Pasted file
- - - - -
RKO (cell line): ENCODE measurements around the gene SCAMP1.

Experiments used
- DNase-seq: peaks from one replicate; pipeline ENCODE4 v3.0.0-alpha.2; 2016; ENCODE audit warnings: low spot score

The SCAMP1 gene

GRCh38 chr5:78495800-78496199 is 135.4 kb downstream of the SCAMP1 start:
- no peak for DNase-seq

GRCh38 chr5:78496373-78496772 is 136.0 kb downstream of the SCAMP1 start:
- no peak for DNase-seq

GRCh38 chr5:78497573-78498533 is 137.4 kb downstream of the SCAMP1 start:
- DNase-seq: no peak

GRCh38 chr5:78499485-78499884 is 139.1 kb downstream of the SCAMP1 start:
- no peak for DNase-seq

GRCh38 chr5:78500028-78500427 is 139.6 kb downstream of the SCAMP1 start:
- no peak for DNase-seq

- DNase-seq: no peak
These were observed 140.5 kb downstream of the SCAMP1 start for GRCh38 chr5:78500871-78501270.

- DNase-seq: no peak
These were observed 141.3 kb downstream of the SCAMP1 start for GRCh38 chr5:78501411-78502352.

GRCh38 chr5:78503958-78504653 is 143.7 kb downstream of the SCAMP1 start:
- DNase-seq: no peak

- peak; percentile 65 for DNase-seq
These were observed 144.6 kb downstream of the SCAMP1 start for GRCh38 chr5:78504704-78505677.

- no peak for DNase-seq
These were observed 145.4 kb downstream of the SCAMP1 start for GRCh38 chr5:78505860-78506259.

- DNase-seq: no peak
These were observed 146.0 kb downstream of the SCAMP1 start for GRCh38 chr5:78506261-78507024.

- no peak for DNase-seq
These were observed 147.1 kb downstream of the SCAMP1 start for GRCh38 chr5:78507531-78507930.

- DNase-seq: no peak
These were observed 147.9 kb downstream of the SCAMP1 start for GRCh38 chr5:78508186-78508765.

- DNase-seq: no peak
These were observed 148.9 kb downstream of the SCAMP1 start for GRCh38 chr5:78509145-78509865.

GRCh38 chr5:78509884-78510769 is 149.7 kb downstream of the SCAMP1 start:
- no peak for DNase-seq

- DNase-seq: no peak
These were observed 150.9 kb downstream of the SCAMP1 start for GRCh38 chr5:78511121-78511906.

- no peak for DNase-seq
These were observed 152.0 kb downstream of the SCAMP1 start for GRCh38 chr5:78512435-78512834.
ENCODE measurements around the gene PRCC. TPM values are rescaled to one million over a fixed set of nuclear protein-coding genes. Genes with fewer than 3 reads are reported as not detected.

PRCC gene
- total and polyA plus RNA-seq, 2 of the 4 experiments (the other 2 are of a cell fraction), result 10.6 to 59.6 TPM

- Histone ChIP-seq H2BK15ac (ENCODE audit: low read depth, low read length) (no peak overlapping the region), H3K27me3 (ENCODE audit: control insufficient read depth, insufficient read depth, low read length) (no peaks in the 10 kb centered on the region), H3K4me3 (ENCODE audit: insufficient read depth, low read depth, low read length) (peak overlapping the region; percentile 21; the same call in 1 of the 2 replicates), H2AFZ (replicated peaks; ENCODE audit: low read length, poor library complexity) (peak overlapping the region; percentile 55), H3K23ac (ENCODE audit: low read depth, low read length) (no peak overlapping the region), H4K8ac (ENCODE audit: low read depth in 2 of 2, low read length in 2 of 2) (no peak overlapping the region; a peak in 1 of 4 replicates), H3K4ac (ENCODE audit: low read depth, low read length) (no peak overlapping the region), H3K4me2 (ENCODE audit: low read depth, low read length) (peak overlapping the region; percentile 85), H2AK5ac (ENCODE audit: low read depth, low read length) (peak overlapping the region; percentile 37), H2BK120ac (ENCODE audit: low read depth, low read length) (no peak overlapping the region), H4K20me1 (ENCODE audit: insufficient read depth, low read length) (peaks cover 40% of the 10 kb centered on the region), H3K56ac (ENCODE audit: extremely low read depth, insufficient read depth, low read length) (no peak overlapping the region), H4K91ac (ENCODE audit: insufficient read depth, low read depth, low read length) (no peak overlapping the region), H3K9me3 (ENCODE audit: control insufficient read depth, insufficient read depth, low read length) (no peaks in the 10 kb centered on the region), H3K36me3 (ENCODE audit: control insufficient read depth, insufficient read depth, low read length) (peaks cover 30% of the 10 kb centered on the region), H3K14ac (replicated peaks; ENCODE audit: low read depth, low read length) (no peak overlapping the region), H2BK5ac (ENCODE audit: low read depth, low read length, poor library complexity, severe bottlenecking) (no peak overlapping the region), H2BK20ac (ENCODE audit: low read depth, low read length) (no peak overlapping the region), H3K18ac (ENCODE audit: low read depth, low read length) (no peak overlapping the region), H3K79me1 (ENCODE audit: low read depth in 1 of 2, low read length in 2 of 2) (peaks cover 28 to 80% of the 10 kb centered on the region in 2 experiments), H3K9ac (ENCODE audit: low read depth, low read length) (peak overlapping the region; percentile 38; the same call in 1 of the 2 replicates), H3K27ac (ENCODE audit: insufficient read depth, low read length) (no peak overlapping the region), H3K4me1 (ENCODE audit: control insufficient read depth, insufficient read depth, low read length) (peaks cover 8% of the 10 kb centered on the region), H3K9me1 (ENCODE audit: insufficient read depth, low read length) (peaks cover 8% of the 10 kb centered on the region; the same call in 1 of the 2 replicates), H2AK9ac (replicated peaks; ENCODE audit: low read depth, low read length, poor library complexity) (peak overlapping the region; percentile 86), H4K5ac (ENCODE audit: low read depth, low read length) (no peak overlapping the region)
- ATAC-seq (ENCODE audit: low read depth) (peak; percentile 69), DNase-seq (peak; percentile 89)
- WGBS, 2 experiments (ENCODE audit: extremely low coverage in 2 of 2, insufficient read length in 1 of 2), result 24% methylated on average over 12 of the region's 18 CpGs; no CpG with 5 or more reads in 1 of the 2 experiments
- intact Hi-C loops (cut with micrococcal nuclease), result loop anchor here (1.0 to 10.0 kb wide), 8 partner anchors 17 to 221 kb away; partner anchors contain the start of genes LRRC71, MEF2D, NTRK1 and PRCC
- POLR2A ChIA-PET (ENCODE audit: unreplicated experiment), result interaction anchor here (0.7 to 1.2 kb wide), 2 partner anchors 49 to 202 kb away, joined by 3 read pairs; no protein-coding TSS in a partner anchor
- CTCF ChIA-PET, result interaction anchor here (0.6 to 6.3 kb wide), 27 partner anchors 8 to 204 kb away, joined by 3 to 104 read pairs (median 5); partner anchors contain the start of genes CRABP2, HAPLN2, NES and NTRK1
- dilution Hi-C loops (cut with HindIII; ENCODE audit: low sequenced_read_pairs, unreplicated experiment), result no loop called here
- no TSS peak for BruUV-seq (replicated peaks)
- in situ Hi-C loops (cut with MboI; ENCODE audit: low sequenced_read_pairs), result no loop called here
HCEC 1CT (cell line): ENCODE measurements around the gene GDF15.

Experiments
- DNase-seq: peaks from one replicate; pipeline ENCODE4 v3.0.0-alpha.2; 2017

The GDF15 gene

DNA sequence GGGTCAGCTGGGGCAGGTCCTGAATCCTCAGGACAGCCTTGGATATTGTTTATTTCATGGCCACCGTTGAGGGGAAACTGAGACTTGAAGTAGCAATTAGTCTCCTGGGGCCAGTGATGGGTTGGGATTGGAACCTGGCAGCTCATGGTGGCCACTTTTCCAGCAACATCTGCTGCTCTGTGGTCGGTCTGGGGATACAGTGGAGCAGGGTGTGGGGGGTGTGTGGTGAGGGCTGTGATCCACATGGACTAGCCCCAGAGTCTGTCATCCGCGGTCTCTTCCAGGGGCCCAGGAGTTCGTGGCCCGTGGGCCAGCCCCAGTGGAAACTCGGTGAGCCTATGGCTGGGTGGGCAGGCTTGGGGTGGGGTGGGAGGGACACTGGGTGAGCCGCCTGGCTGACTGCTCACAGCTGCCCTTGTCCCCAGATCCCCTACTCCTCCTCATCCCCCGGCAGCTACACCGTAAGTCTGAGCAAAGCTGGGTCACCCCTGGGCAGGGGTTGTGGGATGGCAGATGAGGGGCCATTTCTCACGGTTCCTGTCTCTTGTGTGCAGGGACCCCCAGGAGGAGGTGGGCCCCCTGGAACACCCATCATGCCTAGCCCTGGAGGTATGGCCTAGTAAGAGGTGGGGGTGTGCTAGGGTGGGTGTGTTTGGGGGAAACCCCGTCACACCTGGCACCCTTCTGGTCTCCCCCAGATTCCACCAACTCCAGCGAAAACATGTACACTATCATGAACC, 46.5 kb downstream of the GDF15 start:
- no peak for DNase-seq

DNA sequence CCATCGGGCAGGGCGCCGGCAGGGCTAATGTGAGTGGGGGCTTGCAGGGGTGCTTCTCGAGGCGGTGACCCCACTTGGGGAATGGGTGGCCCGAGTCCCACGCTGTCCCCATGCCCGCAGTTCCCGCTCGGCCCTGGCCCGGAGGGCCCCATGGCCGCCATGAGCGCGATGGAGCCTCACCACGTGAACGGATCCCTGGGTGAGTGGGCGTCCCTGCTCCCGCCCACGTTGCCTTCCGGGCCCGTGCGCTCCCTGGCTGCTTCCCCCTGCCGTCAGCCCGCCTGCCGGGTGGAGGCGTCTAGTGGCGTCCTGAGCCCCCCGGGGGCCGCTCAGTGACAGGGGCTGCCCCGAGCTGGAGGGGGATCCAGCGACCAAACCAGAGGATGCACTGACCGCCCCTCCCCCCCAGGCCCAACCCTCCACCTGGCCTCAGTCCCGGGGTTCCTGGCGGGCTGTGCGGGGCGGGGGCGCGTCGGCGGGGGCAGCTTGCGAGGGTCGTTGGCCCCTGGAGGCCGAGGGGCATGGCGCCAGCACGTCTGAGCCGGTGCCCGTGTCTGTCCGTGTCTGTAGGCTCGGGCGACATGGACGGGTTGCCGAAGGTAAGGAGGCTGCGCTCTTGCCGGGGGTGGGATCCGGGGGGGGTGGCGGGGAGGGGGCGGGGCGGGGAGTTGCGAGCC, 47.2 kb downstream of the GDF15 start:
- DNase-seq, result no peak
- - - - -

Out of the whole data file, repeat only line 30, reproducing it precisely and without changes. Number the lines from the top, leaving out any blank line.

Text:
These were observed 147.9 kb downstream of the SCAMP1 start for GRCh38 chr5:78508186-78508765.